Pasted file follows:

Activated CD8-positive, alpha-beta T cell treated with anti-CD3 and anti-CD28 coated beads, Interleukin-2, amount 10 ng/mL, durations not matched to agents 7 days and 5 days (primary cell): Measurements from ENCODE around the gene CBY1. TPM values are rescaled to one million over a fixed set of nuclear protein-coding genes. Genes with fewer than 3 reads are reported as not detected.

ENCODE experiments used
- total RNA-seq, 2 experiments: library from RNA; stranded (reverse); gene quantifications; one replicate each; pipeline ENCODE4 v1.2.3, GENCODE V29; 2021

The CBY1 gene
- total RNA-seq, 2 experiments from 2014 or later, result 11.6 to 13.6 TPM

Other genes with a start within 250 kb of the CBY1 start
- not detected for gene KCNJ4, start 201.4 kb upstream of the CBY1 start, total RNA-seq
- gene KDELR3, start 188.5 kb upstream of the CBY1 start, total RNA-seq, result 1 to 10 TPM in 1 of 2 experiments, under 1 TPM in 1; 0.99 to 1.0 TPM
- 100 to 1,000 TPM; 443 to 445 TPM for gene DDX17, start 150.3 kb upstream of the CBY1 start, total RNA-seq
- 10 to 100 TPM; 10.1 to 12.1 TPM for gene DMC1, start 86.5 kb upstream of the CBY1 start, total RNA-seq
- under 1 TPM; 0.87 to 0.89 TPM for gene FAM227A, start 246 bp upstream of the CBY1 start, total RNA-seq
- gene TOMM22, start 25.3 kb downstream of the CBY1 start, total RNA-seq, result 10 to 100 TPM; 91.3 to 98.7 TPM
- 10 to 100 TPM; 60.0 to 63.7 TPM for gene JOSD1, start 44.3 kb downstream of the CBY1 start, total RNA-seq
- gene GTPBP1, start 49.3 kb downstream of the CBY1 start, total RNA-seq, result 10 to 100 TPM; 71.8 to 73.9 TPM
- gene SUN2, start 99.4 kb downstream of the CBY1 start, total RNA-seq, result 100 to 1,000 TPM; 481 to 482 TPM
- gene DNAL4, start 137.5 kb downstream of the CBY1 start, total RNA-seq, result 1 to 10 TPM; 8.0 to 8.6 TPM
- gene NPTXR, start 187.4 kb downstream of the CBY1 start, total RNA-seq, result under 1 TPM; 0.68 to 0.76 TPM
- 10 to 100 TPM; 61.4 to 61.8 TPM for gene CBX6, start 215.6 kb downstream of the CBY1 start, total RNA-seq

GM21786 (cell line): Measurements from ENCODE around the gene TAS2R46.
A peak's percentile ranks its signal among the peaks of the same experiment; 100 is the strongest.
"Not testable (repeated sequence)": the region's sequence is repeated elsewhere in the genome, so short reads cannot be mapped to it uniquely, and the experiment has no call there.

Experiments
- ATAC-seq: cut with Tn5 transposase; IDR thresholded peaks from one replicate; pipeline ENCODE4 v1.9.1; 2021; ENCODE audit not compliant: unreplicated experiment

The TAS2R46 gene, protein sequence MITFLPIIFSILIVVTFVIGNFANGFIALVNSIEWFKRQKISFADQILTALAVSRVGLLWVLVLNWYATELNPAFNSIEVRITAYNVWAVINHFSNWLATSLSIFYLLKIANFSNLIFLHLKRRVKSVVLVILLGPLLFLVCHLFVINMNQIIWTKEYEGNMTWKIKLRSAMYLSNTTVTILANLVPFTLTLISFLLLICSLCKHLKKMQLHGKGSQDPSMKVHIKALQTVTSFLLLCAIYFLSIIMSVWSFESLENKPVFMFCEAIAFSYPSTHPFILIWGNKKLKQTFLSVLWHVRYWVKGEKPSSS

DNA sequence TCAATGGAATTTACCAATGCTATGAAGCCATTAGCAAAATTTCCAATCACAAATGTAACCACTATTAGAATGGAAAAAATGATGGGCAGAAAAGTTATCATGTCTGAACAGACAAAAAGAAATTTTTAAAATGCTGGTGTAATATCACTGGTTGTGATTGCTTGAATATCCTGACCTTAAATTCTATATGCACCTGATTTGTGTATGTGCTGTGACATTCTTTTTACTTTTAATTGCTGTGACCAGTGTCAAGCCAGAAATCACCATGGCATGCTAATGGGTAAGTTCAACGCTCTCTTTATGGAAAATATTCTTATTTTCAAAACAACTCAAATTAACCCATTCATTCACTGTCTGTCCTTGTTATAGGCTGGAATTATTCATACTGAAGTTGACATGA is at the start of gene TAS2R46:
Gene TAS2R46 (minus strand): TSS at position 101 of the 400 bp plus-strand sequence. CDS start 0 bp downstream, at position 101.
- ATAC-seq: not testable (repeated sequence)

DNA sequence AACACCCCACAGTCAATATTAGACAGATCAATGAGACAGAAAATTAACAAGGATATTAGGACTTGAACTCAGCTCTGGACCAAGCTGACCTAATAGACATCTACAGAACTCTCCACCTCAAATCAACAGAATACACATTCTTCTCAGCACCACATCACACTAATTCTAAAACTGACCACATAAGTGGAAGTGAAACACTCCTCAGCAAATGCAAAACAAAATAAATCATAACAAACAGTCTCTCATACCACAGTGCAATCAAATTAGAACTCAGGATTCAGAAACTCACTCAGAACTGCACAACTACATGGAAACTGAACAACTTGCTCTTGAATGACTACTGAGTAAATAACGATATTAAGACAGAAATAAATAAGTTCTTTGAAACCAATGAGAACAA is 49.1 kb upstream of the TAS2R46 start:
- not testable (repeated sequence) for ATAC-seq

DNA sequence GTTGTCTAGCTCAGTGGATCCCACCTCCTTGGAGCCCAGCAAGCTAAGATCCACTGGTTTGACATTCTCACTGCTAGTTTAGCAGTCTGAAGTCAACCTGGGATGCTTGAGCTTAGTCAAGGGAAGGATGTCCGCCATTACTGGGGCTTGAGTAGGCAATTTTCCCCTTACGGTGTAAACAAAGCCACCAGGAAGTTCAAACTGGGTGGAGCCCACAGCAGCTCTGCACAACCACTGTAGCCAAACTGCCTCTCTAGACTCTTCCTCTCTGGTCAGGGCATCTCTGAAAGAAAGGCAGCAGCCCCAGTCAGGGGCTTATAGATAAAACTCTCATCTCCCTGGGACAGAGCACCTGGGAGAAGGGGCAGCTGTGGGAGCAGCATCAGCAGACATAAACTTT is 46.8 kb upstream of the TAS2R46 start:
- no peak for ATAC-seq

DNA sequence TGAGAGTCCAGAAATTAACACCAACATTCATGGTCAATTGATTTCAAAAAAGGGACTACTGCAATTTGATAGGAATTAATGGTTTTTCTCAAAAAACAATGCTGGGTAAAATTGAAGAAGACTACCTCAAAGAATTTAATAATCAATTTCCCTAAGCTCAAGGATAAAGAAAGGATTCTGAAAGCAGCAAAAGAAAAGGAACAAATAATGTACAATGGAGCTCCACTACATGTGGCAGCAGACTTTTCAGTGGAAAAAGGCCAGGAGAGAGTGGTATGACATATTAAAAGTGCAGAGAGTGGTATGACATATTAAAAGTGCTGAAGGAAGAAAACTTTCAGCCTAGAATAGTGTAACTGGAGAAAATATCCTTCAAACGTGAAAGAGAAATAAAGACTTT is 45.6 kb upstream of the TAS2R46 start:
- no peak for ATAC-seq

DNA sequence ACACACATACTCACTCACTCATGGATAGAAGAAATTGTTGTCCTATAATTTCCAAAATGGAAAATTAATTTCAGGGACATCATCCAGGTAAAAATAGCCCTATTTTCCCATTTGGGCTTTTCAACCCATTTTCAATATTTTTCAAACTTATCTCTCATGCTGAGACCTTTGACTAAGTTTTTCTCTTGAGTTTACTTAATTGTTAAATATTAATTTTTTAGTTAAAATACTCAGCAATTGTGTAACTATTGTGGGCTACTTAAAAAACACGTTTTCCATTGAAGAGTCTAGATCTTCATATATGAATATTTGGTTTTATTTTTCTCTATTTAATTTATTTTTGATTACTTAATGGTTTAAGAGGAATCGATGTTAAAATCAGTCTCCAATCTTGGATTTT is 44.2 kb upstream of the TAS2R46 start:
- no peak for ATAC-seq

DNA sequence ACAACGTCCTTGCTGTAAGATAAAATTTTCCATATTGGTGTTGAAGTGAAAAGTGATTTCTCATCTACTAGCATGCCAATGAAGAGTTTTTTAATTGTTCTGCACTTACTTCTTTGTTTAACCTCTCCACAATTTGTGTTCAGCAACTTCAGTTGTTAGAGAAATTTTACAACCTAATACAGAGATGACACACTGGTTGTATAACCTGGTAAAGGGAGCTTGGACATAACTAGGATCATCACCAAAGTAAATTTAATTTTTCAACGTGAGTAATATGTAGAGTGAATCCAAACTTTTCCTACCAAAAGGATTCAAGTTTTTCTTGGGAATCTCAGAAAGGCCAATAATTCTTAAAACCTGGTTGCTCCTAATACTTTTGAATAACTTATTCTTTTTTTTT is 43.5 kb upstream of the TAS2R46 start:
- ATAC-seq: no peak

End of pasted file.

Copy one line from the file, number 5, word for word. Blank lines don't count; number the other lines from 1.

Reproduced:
- total RNA-seq, 2 experiments from 2014 or later, result 11.6 to 13.6 TPM